What are the health benefits of zinc in your body?
Zinc is an essential nutrient that is a cofactor for hundreds of enzyme reactions in the human body.
Zinc deficiency symptoms
Zinc deficiency is more common in the developing world where animal products are harder to obtain in the food system, affecting an estimated 2 billion people.
Consumption of diets high in phytate and low animal-based foods can drive exacerbate zinc deficiency.
Zinc deficiency symptoms include:
- low testosterone,
- poor night vision,
- acne zinc,
- brittle nails,
- loss of taste and appetite,
- decreased leptin levels,
- decreased immune function,
- low stomach acid,
- emotional disorders,
- Hypogonadism (i.e. diminished production of sex hormones in the teste or ovaries),
- hypercholesterolemia, and
- impaired cognitive function.
Can zinc deficiencies cause lines in your fingernails?
Ridges in your fingernails can be an indication that your body is low in protein, calcium, zinc, or vitamin A.
Can zinc boost your libido?
Zinc is vital to the development and function of the male sex organs.
Males with zinc deficiency have been shown to have less developed testes and a lower sperm count.
Zinc supplements are often used as a treatment for erectile dysfunction as zinc helps produce sex hormones, such as testosterone and prolactin.
How much zinc is required daily?
Our satiety analysis indicates a moderately strong satiety response when people consume foods and meals that contain more zinc.
The average zinc intake for Optimisers was 20 mg/2000 calories with an 85th percentile of 35 mg/2000 calories. This is more than the Estimated Average Requirement of 12 mg/day for men and the Daily Recommended Intake of 14 mg/day.
Zinc toxicity level and upper limit
There is no evidence of adverse effects of high amounts of zinc in foods, and hence, there are no real symptoms of toxicity or side effects. You will quickly excrete any excess zinc in the faeces. However, an Upper Limit of 40 mg has been set for zinc from supplements.
Zinc stretch target
Based on our satiety analysis, we have set a stretch target of 32 mg/day for men and 25 mg/day for women.
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Availability of zinc in the diet
Zinc availability in the food system has increased since the 1930s with the widespread fortification of breakfast cereals. As shown in the chart below, there was a significant jump in zinc fortification in the mid-1970s (data from USDA Economic Research Service).
The current level of zinc in the diet still does not meet the Daily Recommended Intake or Estimated Average Requirement and is nowhere near the stretch target. So most people will need to pay attention to zinc to ensure they get enough in their diet to achieve more ideal intake levels.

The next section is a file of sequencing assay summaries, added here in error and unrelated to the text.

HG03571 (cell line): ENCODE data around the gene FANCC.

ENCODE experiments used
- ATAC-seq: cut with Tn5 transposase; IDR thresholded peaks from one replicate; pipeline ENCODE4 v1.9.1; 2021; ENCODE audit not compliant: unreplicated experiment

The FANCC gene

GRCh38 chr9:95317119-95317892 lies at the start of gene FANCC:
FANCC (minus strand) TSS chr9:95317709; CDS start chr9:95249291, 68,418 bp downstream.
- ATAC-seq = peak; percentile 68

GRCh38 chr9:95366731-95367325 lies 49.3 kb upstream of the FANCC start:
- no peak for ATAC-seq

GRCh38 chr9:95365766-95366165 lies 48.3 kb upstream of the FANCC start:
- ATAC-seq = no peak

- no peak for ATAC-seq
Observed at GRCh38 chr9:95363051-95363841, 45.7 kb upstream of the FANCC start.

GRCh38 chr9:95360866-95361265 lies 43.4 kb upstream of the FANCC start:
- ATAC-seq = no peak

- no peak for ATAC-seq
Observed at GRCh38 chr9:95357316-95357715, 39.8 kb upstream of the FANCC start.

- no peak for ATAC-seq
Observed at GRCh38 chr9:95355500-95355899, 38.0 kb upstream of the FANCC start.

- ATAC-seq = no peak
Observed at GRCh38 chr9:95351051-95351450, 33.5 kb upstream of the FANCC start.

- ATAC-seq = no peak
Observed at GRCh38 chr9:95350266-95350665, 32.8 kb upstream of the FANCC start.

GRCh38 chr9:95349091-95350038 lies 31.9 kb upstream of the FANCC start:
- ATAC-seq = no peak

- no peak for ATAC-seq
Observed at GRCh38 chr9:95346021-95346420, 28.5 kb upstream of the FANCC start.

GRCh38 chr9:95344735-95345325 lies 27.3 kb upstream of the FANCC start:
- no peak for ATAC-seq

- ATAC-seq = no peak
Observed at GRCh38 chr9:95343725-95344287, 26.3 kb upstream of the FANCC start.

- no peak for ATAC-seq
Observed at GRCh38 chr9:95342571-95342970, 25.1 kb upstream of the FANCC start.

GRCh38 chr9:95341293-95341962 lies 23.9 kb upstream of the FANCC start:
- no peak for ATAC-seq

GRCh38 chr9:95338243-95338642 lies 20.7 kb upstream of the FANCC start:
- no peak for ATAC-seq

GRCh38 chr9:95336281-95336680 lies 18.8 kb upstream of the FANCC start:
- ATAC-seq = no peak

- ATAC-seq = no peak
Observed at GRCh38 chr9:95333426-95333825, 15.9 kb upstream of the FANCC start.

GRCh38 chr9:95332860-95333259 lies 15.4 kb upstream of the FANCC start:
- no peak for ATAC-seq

What factors interfere with zinc absorption?
Absorption of zinc is impacted by excess sugar, insufficient stomach acid, gut inflammation and allergies.
Iron and zinc compete for absorption pathways, so excess iron supplementation or fortified foods can negatively impact the absorption of zinc.
If your ratio of iron:zinc is greater than 2:1, then your absorption of zinc will be reduced.
Absorption from animal sources of zinc is much higher than from plant sources, so strict vegans should allow an additional 50% more zinc in their diet.
Nutrient Optimiser ensures that you do not prioritise more zinc in your diet if you don’t already have enough copper.
Zinc is stable, so your food will go bad before the zinc content changes significantly.
Zinc works synergistically with vitamins A, B6, D, E, cysteine, glutathione, magnesium and manganese. Hence, it is crucial to get your zinc from nutrient-dense whole food sources that typically come packaged with these other nutrients.
Zinc in meat is not significantly depleted by cooking. However, you will lose some zinc via the liquid when cooking vegetables.
Foods that contain more zinc tend to be shellfish, liver or non-starchy green vegetables as listed below. Keep in mind here that animal-based sources of zinc will also be more bioavailable.
- ground beef
- Parmesan cheese
- whole egg
- cottage cheese
The nutrient fingerprint shows the availability of nutrients in the foods that contain the most zinc. We can get adequate levels of zinc from nutrient-dense foods. Foods that are high in zinc are generally very nutrient-dense, have a low energy density and significant levels of protein.
Nutritious foods and meals to boost your zinc
If you are experiencing any of the symptoms of low zinc or are concerned that your current zinc intake is low (e.g. due to a heavily grain-based processed diet with less protein), then you may be interested in our lists of zinc-rich foods and meals.
What you will get:
- Our Nutritional Optimisation Kickstart Guide,
- A list of the most popular 50 foods that contain more zinc,
- A longer list of 100 popular foods that contain zinc, and
- A more extended list of 150 common foods that contain zinc to allow you to expand your nutrient-dense repertoire further.